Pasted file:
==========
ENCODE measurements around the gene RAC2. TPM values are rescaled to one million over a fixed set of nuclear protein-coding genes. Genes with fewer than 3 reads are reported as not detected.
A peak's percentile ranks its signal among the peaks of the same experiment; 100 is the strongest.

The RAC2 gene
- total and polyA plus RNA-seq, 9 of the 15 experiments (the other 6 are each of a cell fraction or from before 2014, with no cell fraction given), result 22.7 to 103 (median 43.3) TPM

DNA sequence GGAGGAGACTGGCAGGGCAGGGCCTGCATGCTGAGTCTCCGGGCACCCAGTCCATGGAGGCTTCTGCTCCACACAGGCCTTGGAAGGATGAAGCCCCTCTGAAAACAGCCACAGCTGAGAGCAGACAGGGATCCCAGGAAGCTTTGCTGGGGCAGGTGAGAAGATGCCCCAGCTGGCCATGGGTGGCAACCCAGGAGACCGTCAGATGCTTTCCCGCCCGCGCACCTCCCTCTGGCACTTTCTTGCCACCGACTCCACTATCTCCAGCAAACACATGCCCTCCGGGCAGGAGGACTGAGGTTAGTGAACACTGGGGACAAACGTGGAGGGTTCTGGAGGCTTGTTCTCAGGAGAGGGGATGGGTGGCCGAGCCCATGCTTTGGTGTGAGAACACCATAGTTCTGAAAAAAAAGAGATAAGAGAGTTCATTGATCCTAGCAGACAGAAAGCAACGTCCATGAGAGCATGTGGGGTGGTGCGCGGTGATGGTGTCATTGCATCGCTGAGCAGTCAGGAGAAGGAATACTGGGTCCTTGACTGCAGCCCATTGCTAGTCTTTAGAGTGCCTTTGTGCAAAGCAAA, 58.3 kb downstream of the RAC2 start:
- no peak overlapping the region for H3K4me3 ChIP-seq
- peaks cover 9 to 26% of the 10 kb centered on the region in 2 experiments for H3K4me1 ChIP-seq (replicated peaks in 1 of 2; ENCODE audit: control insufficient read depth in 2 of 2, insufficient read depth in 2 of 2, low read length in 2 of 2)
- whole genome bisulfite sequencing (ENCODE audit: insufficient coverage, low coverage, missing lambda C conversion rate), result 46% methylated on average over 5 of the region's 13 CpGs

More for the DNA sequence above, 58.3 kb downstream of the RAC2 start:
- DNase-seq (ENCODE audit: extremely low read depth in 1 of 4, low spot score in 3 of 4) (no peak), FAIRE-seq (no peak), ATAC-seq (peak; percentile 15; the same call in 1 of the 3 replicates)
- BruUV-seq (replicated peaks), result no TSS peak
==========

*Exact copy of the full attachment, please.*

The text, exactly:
ENCODE measurements around the gene RAC2. TPM values are rescaled to one million over a fixed set of nuclear protein-coding genes. Genes with fewer than 3 reads are reported as not detected.
A peak's percentile ranks its signal among the peaks of the same experiment; 100 is the strongest.

The RAC2 gene
- total and polyA plus RNA-seq, 9 of the 15 experiments (the other 6 are each of a cell fraction or from before 2014, with no cell fraction given), result 22.7 to 103 (median 43.3) TPM

DNA sequence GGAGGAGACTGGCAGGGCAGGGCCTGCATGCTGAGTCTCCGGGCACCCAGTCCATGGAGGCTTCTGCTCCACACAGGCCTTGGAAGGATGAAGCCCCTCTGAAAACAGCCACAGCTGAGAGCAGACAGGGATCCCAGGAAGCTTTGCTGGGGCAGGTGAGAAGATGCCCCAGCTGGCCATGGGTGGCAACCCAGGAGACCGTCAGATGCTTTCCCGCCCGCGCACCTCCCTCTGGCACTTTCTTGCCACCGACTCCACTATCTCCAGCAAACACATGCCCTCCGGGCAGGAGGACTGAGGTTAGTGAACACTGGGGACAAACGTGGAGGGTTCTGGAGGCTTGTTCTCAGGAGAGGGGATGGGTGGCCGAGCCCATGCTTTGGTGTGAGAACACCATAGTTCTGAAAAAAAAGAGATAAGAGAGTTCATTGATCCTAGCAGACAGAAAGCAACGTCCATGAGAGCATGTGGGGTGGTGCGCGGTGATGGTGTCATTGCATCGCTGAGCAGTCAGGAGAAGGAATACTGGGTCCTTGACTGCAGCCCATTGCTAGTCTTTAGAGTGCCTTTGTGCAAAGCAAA, 58.3 kb downstream of the RAC2 start:
- no peak overlapping the region for H3K4me3 ChIP-seq
- peaks cover 9 to 26% of the 10 kb centered on the region in 2 experiments for H3K4me1 ChIP-seq (replicated peaks in 1 of 2; ENCODE audit: control insufficient read depth in 2 of 2, insufficient read depth in 2 of 2, low read length in 2 of 2)
- whole genome bisulfite sequencing (ENCODE audit: insufficient coverage, low coverage, missing lambda C conversion rate), result 46% methylated on average over 5 of the region's 13 CpGs

More for the DNA sequence above, 58.3 kb downstream of the RAC2 start:
- DNase-seq (ENCODE audit: extremely low read depth in 1 of 4, low spot score in 3 of 4) (no peak), FAIRE-seq (no peak), ATAC-seq (peak; percentile 15; the same call in 1 of the 3 replicates)
- BruUV-seq (replicated peaks), result no TSS peak